A spate of ETF fund managers, including Proshares, Grayscale, Roundhill, and Simplify are announcing interest-bearing spot bitcoin ETFs that promise bitcoin exposure along with generous dividends.
For example, another firm, Purpose Investments, is offering 11.9% yield on its bitcoin yield ETF in Canada, while other ETF sponsors are aiming for highly variable rates starting at 0.49% and going as high as 33.19% (an annualized figure that is expected to decrease soon).
Grayscale hasn’t announced a yield but jotted 5% as a placeholder in its prospectus.
These new yield strategies are particularly salient given the decline in bitcoin’s price since the SEC approved 11 spot bitcoin ETFs on January 10. Since that date, bitcoin has declined about 8% from approximately $46,000 to near $42,300.
Many bankrupt or troubled entities held GBTC and have been selling after its conversion to an ETF. All of these sales are anomalous stressors on the thinly traded bitcoin options market.
Selling bitcoin covered calls
Most of these ETF managers employ a popular strategy to generate these yields: selling covered calls. In other words, the bitcoin holdings of the ETF cover the call obligation of the sold option.
A call is a bullish bet on the price of an asset. The buyer pays a small premium for the right to purchase a large amount of the asset at a fixed price before a specific date in the future. For example, a bullish Bitcoiner might pay $1,816 for the right to purchase one bitcoin at $100,000 before December 28 on Deribit. The bet only makes sense if bitcoin rallies above $101,816 before that date; otherwise, the contract expires worthless and the buyer has paid $1,816 for nothing.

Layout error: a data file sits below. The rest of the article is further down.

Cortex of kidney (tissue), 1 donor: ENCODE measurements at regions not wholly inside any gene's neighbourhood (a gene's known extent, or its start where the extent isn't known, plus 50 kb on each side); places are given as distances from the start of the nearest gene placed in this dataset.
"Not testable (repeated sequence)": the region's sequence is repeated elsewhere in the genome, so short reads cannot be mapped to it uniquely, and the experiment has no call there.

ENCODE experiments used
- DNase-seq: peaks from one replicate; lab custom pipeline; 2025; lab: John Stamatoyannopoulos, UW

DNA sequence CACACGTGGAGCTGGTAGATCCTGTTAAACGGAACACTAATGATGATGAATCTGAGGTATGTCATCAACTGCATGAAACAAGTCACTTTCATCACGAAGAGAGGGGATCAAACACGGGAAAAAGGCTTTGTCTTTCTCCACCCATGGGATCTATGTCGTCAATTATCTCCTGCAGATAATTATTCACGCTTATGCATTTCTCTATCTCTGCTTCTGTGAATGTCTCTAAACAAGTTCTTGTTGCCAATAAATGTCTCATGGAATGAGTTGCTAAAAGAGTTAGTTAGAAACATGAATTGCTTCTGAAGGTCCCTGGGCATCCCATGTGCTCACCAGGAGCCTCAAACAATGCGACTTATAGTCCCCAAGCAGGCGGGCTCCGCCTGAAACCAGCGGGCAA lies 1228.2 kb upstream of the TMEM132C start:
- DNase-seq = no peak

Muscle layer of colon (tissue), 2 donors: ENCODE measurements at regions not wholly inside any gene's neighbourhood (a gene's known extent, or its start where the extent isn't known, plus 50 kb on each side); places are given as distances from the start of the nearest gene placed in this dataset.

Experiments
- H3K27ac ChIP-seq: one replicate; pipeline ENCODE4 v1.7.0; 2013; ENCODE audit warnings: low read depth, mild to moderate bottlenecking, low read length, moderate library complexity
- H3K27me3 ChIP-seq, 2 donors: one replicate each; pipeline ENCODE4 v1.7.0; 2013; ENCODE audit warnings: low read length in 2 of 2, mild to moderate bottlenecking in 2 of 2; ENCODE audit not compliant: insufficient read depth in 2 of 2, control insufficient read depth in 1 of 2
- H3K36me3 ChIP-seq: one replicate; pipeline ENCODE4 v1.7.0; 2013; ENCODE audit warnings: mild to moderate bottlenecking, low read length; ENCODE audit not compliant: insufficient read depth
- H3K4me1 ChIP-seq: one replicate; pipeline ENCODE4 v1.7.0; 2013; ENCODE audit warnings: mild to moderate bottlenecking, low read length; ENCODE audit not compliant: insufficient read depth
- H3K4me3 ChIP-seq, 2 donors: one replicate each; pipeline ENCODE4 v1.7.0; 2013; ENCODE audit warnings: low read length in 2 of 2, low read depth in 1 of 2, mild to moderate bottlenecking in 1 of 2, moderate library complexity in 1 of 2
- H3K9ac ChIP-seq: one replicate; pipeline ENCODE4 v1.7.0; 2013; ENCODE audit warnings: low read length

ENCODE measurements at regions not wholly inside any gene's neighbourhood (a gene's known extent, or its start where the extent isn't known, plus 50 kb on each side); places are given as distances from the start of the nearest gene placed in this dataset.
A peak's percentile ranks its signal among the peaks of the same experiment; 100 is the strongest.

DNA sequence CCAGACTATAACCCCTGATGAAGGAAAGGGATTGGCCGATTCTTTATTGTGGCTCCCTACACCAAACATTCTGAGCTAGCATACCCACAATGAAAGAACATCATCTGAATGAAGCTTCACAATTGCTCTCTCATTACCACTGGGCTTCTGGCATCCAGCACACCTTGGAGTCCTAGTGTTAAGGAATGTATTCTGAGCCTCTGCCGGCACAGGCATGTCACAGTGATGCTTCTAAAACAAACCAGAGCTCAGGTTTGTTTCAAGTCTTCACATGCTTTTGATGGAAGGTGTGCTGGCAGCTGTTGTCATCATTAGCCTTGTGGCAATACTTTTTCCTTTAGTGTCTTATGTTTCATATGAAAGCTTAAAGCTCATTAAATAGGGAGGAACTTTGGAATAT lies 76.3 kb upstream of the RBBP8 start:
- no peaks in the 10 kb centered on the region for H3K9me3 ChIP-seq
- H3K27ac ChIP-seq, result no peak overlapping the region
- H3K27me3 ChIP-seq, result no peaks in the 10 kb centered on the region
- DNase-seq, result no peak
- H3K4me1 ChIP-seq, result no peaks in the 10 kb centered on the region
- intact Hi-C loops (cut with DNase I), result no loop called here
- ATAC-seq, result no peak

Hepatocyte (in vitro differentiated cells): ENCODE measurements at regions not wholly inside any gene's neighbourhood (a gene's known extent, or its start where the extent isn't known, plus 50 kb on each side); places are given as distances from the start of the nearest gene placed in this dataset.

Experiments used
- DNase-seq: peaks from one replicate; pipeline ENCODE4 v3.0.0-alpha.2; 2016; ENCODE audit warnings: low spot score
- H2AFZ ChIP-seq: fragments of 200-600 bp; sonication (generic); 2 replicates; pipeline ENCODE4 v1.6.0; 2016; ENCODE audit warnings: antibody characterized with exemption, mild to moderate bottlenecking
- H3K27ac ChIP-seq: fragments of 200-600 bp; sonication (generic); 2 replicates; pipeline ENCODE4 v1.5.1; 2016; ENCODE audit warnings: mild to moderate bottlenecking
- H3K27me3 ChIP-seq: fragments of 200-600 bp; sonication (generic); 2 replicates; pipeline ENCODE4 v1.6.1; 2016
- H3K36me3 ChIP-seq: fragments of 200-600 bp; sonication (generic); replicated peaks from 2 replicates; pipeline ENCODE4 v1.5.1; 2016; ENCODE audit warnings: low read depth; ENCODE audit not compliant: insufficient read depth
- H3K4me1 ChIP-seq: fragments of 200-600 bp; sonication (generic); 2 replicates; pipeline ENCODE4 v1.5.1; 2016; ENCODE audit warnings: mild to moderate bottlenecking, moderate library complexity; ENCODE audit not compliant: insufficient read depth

Therefore, selling a call is a bearish bet on the price of an asset. Specifically, selling a bitcoin-covered call obligates the seller to give their bitcoin to the owner of the call if the price of bitcoin rallies above the call’s strike price before the call’s expiration date. (A covered call where the seller already owns the asset that could be called from them contrasts with an uncovered call where the seller does not already own the asset.)
As a result, selling a call limits one’s upside. If bitcoin rallies substantially, the seller of a covered call will not benefit from the price beyond the call’s strike price.
Bitcoin ETF yield in exchange for capped upside
Obviously, selling covered calls is a way to generate interest (also known as income or yield) on bitcoin ETF holdings. However, if the price of bitcoin increases quickly — as it often has throughout its history — the call option owners will call the bitcoin from the fund. This means that the ETF will not benefit from any further price increase.
In other words, yield-bearing spot bitcoin ETFs generate interest in exchange for missing out on quick, large bitcoin rallies.
Nevertheless, for most investors, the appeal of yield is attractive enough to avoid thinking too much about the risks. Few even ask the simple question, “Where does the yield come from?”
Of course, the yield must come from somewhere. But which parties, exactly, provide the yield for these high-yield bitcoin ETF investors?
Every sale is a buy